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Ixtépete
Obsidian hill
Situated on the outskirts of Guadalajara, this was an important trading center. Apparently its society was very hierarchical, since artisans and the common people lived in small surrounding neighborhoods, separate from the residences of the elite. The principal temple is worth a visit.
About the site
The Ixtepete site is in the central region of Jalisco, in the valley of Atemajac, within the Guadalajara conurbation. In pre-Hispanic times this site was surrounded by very fertile land capable of being used for farming. There were also lakes and shallow lagoons.

The first reports of Ixtepete go back to 1844 when Fray Manuel de San Juan wrote of the existence of “some tombs or cuys.” Nevertheless it was not until the mid-twentieth century that José Corona Núñez began archeological work. Structures I, II and III were excavated and consolidated between 1955 and 1960.

César Sáenz carried out a second period of fieldwork between 1965 and 1966, carrying out consolidation work on the stairway and the incomplete panels, as well as on the reconstruction of the three volumes of the principal facade of structure 1. Another very important project was carried out in 1973 by Marcia Castro Leal, Luis Javier Galván and Lorenzo Ochoa in 1973, using stratigraphic wells to explore Structure III, and in the process drawing up a topographic map of the site. Two years later Javier Galván and Otto Schöndube carried out archeological rescue work after making an important discovery of a burial in the shaft tomb tradition.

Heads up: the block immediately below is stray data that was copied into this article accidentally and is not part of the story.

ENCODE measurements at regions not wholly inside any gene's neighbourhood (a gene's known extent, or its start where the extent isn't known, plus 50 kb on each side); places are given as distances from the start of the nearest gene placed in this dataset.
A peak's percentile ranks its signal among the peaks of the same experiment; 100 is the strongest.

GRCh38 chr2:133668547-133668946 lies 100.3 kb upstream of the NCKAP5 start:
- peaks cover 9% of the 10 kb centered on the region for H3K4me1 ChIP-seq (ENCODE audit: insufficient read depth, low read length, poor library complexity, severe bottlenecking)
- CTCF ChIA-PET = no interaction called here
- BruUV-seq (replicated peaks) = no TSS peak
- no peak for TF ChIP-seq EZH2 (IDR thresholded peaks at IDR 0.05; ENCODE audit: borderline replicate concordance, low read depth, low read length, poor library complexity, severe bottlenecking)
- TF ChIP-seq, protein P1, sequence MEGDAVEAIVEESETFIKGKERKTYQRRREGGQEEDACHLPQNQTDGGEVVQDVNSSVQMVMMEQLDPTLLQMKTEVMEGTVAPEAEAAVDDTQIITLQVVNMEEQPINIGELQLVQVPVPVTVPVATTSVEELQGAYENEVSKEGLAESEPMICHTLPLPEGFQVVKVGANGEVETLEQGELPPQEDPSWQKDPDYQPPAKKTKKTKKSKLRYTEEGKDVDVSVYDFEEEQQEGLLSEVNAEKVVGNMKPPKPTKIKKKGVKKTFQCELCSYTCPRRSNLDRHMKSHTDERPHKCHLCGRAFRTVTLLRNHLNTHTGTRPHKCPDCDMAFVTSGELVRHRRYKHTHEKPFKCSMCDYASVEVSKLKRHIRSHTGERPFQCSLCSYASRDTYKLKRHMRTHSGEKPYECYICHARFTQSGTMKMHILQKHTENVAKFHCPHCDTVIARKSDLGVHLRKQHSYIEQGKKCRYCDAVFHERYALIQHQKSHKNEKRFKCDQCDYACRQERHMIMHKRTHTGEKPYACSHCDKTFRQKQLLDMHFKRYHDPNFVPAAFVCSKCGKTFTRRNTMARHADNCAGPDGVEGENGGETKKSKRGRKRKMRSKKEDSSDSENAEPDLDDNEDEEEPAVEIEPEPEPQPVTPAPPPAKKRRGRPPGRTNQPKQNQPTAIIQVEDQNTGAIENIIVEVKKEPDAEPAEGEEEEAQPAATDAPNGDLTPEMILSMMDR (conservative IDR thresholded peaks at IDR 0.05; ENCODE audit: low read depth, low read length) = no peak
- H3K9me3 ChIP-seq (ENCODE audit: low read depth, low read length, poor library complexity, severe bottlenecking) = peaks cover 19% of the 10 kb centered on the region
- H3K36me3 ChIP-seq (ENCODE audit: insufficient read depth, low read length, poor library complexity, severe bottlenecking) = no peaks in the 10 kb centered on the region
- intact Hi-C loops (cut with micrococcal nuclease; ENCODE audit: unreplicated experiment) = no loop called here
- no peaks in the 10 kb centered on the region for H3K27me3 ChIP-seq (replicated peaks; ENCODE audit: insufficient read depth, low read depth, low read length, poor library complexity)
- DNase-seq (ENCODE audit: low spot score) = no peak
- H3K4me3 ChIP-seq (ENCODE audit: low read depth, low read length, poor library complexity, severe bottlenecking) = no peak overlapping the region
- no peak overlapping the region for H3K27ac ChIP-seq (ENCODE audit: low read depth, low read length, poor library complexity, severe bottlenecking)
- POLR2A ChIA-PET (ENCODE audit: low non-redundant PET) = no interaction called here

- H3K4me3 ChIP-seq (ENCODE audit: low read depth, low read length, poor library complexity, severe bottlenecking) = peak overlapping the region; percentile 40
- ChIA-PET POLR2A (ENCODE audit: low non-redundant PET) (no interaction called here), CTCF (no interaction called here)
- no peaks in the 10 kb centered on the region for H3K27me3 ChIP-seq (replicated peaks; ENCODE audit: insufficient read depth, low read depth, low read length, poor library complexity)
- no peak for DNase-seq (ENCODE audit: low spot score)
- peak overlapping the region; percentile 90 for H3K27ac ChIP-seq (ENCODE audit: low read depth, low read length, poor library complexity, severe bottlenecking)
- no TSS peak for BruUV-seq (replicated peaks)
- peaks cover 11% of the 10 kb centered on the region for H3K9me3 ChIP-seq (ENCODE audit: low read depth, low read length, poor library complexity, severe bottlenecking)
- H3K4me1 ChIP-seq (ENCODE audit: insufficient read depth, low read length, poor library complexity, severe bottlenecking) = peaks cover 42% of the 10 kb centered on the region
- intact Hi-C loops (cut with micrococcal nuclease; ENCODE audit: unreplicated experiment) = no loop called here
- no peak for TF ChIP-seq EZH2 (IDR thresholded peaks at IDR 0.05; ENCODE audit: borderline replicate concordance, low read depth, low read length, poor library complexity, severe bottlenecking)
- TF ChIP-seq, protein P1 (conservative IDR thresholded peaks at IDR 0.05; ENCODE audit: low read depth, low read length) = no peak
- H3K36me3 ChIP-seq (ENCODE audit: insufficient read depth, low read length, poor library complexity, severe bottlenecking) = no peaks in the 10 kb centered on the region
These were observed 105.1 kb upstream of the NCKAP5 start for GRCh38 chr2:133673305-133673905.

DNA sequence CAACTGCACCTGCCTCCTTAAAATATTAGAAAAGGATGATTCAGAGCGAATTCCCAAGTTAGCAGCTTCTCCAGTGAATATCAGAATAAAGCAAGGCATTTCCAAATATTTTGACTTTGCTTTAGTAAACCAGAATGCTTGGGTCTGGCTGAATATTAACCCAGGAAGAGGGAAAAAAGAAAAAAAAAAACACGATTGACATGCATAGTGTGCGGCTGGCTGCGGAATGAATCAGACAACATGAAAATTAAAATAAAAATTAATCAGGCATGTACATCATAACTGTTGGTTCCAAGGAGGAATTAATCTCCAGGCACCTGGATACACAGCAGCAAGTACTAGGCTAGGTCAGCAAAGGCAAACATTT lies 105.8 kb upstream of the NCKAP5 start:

It is thought that the site had important trading links, above all with regions such as the Jalisco Highlands and La Quemada in Zacatecas. It formed part of a larger complex which included two other population centers: Los Padres and Tizate, as well as Santa Ana Tepetitla. The inhabitants of the site were subject to a strict hierarchy, something that may be concluded from the funerary space destined for the use of the elite with box tombs, and also from the evidence of small residential districts inhabited by workers in ceramics, stone artifacts and other goods. The site’s first inhabitants shared the shaft tomb tradition along with the majority of western Mexico. They subsequently became part of the dominant Mesoamerican culture of the Classic period, incorporating slope and panel construction into their architecture, the layout of three temples surrounding a patio, with ring shaped ceramic vessels, as well as stylized representations of the plumed serpent and Teotihuacan II-type figurines.
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View of the reconstruction work on the Ixtepete pyramid
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Man on the archeological structure of Ixtepete
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Man standing by a mound on the archeological site of Ixtepete
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View of the pre-Hispanic architectural structure with stairway
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Mound and stairways, north view
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North staircase of the pyramidal structure at Ixtepete
400 - 900

Clásico Temprano a Clásico Tardío
600 - 900

Clásico

Practical information
Temporarily closed
Tuesday to Sunday from 9:00 to 17: 00 hrs

Free entry


Se localiza sobre la Prolongación Av. Mariano Otero, aproximadamente 100 m al poniente del entronque con el Periférico, en la ciudad de Guadalajara.

From downtown Guadalajara the site can be reached on bus route 626.

Services
  • Sanitarios
  • +52 (333) 613 1075
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Occidente
Se localiza en la zona conurbada de Guadalajara y fue un importante centro comercial. Aparentemente su sociedad estaba muy jerarquizada, pues en sus alrededores había, separados de las casas de la élite, pequeños barrios de artesanos y gente del pueblo. Visita su templo principal.
Situated on the outskirts of Guadalajara, this was an important trading center. Apparently its society was very hierarchical, since artisans and the common people lived in small surrounding neighborhoods, separate from the residences of the elite. The principal temple is worth a visit.
Cerro de obsidiana
Obsidian hill

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